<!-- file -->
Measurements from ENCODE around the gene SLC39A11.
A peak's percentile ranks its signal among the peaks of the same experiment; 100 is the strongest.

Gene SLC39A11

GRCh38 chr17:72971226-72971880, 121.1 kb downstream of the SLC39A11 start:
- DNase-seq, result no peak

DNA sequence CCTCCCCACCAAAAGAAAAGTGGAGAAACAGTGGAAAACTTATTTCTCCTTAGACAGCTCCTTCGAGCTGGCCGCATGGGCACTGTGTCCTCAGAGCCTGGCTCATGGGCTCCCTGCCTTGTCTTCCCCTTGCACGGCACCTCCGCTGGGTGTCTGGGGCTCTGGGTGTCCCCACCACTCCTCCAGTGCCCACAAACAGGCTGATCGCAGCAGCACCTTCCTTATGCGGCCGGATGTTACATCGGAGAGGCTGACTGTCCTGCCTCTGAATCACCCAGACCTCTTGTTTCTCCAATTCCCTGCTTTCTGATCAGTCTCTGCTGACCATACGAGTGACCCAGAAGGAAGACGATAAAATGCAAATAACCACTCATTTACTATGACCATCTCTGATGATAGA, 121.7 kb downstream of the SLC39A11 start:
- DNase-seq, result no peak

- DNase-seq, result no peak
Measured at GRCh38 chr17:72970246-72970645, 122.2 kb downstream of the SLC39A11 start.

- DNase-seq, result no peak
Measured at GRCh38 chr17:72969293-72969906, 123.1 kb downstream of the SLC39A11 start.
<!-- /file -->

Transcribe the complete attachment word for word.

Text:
Measurements from ENCODE around the gene SLC39A11.
A peak's percentile ranks its signal among the peaks of the same experiment; 100 is the strongest.

Gene SLC39A11

GRCh38 chr17:72971226-72971880, 121.1 kb downstream of the SLC39A11 start:
- DNase-seq, result no peak

DNA sequence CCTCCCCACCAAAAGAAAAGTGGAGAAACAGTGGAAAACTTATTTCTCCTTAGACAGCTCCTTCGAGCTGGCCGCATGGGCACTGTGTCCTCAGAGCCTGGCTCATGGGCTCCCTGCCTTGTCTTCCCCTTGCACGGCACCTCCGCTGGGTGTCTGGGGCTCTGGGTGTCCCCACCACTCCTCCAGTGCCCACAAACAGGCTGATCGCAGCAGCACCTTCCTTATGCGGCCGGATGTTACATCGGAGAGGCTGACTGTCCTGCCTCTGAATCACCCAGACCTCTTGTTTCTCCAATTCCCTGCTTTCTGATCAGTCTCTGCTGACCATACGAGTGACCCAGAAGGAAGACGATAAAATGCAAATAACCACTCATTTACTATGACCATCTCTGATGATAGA, 121.7 kb downstream of the SLC39A11 start:
- DNase-seq, result no peak

- DNase-seq, result no peak
Measured at GRCh38 chr17:72970246-72970645, 122.2 kb downstream of the SLC39A11 start.

- DNase-seq, result no peak
Measured at GRCh38 chr17:72969293-72969906, 123.1 kb downstream of the SLC39A11 start.